To talk about Rabbi Eli and Dina is very difficult, it is to talk about a whole life, a full life.
Dina was for me a very close friend, at some point I also realized that she is married to a wise student, we were privileged to meet with the Torah of Rabbi Eli. And since then we have not parted ways.
We were together in the studio, and we moved together to a teaching program of the Quarter College, and really a special bond.
I recently came across a note I wrote down as a draft of something I brought her. And it said, "Dear Dina, for the good and all the mental wealth, the encouragement, the strengthening of sincerity and the deep understanding and friendship of the truth, love."
It is impossible to summarize all her size at all, and hers for me and theirs for us and also as a family it was very significant.
The Torah of Rabbi Eli and Dina permeated us very deeply.
Every week my husband would listen to Rabbi Eli's Parshas Shavua lessons and then he would turn around a bit more to digest them and would come for a third meal and repeat them with me. It was to open up a different depth in the Torah a different size, we almost left Kiryat Arba before we knew them, so I remember after that we said how lucky we were to stay a little longer, a few more years to be resurrected from those springs of salvation.
Lord of the world, do you have better soldiers than them in the world? How did you give them up? How did you let them go? '
Rabbi Eli and Dina had a picture of Rabbi Kook and Rabbi Zvi Yehuda and it was written about her and they drew water in Sasson from the springs of salvation, from the elect of the righteous. I said I should put their picture in my sukkah. For to me they are the choices of righteousness through which the Torah came to us which is literally the fountains of salvation reviving all our lives.
We were a lot together we came as a family, for Shabbat and holidays, must see the face of his rabbi on foot, we were on Shabbat Chai Sarah and Purim, and it was sucking from the elect of righteousness, sucking the great deep Torah, we tried to hear every word, internalize absorbing the size, it was big on us and it Was really lively and very kind to us.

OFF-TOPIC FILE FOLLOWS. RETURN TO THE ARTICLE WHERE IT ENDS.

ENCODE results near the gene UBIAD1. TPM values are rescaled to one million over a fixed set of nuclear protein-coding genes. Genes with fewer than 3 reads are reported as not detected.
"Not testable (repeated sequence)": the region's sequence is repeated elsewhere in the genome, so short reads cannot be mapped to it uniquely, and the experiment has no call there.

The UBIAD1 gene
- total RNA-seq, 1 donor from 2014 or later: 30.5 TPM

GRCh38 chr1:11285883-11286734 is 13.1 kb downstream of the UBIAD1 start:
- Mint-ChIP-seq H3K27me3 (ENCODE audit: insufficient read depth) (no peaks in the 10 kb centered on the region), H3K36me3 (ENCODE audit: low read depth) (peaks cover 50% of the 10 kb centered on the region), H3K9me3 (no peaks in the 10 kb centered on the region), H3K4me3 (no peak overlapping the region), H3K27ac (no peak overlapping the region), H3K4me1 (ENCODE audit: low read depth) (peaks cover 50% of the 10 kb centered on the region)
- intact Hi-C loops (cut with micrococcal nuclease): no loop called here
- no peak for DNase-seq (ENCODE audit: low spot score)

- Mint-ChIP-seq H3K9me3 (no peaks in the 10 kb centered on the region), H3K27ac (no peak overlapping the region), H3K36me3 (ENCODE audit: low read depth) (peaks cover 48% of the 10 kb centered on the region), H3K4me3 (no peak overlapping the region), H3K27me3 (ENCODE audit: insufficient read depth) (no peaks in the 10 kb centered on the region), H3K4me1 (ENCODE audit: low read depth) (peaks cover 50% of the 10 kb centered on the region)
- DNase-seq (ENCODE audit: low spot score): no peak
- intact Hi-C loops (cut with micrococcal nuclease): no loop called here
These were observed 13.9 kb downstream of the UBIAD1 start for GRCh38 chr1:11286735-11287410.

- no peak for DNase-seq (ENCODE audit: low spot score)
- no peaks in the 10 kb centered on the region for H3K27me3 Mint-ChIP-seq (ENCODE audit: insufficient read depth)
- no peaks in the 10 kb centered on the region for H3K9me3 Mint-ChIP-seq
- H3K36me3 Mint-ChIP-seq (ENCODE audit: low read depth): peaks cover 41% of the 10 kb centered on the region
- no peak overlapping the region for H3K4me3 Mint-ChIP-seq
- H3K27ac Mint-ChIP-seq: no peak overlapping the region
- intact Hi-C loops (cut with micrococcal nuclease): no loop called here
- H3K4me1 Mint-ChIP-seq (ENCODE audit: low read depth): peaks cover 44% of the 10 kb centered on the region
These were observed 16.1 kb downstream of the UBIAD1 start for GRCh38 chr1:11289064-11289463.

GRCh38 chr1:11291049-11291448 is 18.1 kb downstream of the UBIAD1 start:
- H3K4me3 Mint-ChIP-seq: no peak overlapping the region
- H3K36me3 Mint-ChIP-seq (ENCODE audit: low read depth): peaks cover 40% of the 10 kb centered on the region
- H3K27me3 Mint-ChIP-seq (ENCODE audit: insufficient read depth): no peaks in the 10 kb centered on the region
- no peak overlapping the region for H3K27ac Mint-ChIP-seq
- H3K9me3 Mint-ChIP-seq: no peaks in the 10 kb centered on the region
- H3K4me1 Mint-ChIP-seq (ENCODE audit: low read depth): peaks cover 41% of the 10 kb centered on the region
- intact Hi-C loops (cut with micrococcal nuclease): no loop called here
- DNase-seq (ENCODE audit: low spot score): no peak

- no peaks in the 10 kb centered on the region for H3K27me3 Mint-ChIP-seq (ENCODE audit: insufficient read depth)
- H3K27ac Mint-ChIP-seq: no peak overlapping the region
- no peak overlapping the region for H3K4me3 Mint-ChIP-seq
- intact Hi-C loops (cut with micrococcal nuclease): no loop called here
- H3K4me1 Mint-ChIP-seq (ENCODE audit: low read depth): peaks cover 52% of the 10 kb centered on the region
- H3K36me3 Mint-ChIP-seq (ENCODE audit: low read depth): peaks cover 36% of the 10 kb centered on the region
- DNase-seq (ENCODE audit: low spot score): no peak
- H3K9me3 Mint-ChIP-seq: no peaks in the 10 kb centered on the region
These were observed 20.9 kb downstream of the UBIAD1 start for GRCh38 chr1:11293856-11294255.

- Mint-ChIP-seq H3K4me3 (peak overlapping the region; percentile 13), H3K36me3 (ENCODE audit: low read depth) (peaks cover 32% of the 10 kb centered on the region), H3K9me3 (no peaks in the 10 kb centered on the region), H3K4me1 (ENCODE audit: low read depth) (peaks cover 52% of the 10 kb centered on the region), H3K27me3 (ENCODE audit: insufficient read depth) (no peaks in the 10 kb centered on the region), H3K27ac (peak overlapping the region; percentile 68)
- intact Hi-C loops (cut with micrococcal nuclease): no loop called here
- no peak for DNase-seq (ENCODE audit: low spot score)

It was living together, going to school to deal with educational questions and thinking of common ideas, sharing each other’s personal struggles, we were in meaningful dialogue together, not just of simple friendships but literally at all levels, from good food and good music to deep philosophical matters and educational reference. We are very different which is why I had so much to gain and get rich from our shared discourse.
After Rabbi Eli and Dina passed away, I said: "Lord of the world, do you have better soldiers than them in the world? Do you have anyone who actually fulfills your great Torah in reality more than them? How did you give them up? How did you let them go? '
This is the feeling, that we had an umbrella in life, we knew we had someone to trust who knew the Torah in depth that if we had a question or delay about something (and there were many questions of life) we knew we had someone to trust because Rabbi Eli had already thought of everything, and Dina had already experienced All and know how to indulge in anything or how to give a point of view that will provide an answer, beyond the warm embracing love that embraces a huge hug an endless hug.
My first encounter with Dina was when we were in training, I did not know her. There was a lecturer there who explained to us how to be assertive. In retrospect, I remember that Dina took very seriously what she said and tried to do, no matter it was scattered around the house and Rabbi Eli did not accept the new behavior and she also cried that it did not work and it was awfully funny.
I thought, what is she taking this seriously, with such innocence and such a willingness to experience something new?
And then when I sniffed Dina and really understood, I thought it was unbelievable how Dina really trusted and tried something new, which to me did not seem so smart, but Dina was ready.
This humility, and also to tell everything, both to experience and fail and to be real and honest, this humility is one of the things that most stuck me to it.
Dina has never come down on others. She went down a lot on herself and recounts all her mistakes and dilemmas. She would laugh a lot at herself so there was a conversation at eye level. You never felt bad enough at birth, because she was always worse, obviously. And she always has something to learn and something to understand.
Dina really had dreams in the sky and she was wild in terms of her big dreams, and also very attentive to every peep and everything to learn something from him, even though she had a lot. It was very full, very clear, accurate in itself, but the ability to absorb everything that moves in reality and take it seriously and experience and try and cope and fall and rise it seems to me related to great humility and training that there is good in reality and there is something to learn from everything. Dina was listening and willing to experiment, willing to throw herself into the water, willing to wallow in the nonsense and prices of it and yet.